Chinese academics claim that the Vatican-China Agreement follows the “Vietnamese model.” However, they misinterpret it.
In 1996, Mgr (now Cardinal) Pietro Parolin, the driving force behind the Vatican-China agreement executed last Saturday in Beijing, was the Holy See’s under-secretary for the relations with the States, a position equivalent to deputy Foreign Minister. In this capacity, he negotiated and signed an agreement with the Communist government of Vietnam. The agreement gave to the Vatican the power to indicate three candidates for the position of bishop of each vacant diocese. The Vietnamese authorities, in practice the Communist Party of Vietnam (CPV), would select among the three the candidate to be appointed, and the Vatican would consecrate him as bishop. The agreement was modified in 2010, but the essentials remained the same.
Cardinal Parolin is now the Vatican’s Secretary of State. It was normal to assume that he would replicate with China his own Vietnam model. Chinese academics said as much. In December 2016, Professor Wang Yiwei, director of the Institute of International Affairs and director of the Center for European Union Studies at Renmin University, stated, “Beijing and the Vatican are very likely to adopt the 2010 agreement between Vietnam and the Vatican, which means that the Vatican will superficially appoint the bishops, but that Beijing will assign the bishop candidates in advance.” In February 2018, the Chinese Communist Party (CCP) English-language newspaper, Global Times, wrote that those engaged in the negotiation were “seeking an alternative accepted by both China and the Vatican in the appointment of the bishop. For example, they can refer to the ‘Vietnamese model’ for episcopal appointment, according to which the Pope can select the bishop from a list submitted by the Vietnamese government.”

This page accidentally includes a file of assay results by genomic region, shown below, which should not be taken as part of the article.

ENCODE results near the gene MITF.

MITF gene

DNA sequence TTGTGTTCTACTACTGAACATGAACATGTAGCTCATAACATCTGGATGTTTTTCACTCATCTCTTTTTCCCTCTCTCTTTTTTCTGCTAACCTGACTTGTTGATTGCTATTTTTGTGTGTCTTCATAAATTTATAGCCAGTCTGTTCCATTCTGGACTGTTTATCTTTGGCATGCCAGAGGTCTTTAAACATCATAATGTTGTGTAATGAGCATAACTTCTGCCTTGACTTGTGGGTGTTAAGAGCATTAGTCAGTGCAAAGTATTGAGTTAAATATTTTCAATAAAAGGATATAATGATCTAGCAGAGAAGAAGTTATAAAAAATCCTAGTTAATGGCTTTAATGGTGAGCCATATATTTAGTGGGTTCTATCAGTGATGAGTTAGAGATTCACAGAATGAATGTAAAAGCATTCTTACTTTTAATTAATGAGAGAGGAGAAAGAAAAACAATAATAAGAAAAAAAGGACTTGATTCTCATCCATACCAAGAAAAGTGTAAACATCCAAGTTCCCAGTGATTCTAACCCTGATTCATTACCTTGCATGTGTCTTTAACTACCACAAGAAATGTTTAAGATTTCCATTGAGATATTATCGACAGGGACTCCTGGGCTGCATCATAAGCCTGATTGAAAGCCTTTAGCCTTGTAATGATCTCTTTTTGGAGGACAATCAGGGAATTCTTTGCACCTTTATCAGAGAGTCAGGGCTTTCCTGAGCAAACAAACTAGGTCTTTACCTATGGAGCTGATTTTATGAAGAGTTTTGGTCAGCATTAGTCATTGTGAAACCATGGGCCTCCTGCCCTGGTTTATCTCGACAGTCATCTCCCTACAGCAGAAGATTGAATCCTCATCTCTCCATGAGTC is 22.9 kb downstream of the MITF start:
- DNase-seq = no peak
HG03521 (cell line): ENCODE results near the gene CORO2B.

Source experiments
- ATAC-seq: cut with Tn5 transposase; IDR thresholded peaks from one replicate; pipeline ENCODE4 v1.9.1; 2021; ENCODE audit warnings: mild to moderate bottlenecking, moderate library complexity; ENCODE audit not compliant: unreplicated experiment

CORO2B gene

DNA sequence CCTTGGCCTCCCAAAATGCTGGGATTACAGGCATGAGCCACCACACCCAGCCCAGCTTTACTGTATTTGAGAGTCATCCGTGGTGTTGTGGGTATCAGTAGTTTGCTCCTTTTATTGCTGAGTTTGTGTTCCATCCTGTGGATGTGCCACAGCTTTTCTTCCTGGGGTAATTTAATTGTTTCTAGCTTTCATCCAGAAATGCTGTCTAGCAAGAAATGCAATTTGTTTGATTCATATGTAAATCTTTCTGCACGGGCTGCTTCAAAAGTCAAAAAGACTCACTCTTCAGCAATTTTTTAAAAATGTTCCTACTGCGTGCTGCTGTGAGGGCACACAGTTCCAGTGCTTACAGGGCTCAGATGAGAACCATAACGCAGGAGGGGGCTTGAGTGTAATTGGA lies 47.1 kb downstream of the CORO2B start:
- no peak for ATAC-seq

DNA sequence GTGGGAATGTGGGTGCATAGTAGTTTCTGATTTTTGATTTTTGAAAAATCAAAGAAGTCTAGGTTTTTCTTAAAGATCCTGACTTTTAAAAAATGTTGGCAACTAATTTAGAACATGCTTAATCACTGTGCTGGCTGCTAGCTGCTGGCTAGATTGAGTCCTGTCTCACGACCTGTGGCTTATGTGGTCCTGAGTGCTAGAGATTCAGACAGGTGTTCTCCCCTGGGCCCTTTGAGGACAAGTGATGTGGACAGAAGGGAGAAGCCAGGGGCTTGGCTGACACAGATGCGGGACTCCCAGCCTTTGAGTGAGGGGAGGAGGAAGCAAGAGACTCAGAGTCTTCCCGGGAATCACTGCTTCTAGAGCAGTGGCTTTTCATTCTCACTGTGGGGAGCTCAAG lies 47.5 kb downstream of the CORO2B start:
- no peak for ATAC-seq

Actually, the Global Times had it wrong. In Vietnam, it is the government that selects the bishop from a list submitted by the Vatican rather than the other way round. Professor Wang’s comments were also criticized by Catholic experts. They explained that the names submitted by the Vatican to the government are not indicated by the Communist Party of Vietnam in advance. In fact, many candidates are Vietnamese who have made their studies in Italy, France, or United States, not exactly the kind of priest the CPV appreciates. Senior researcher Anthony Lam commented that, “if one says that they were selected by the government, it is a great insult and absolutely unacceptable to the Catholics of the concerned dioceses.” In fact, it has often happened that the government’s choice among the three candidates has been delayed for years, as none appeared suitable to the CPV.
There is, of course, something in common between the Vietnamese model and the agreement between the Vatican and China. In both case, episcopal appointments in the Catholic Church are the result of a negotiation between the Holy See and a Communist party, with the officially atheistic party playing a crucial role in the selection of the bishops. In this sense, those who call the agreement between the Vatican and China as “unprecedented” are not totally right, because there is precisely the precedent of Vietnam.
Chinese academics and media, however, interpreted and distorted the Vietnamese model according to their own agenda. The Global Times stated that in Vietnamese Catholicism, “the bishop just has symbolic religious status,” which is far from being the truth. It is true that the CPV, the more so in recent years, has tightened its control of religion, but bishops are by no means mere figureheads. The same article established a difference between China and Vietnam, reporting that “China still insists that Chinese Catholics select their own bishop. So, there is a possibility that the Vatican will compromise, give up its right to selection and appointment, and recognize the legitimacy of the bishop chosen by China.”
Referring to bishops “selected by Chinese Catholics” is propaganda language for bishops “selected by the CCP.” This is not the Vietnamese model. However, it is what China wanted to achieve in its negotiation with the Vatican. As we know, the content of the agreement is secret. It is speculated that it would be the reverse of the Vietnamese model (or the model of Vietnam as misinterpreted, intentionally or not, by the Global Times): the government will indicate three candidates and the Vatican will select one. Or, alternatively, the government will indicate one candidate but the Vatican will be able to veto him, and in this case the CCP should propose another choice. Time will tell, and very few secret agreements remain secret forever. At first sight, Cardinal Parolin got a worse deal in China than he did twenty-two years ago in Vietnam.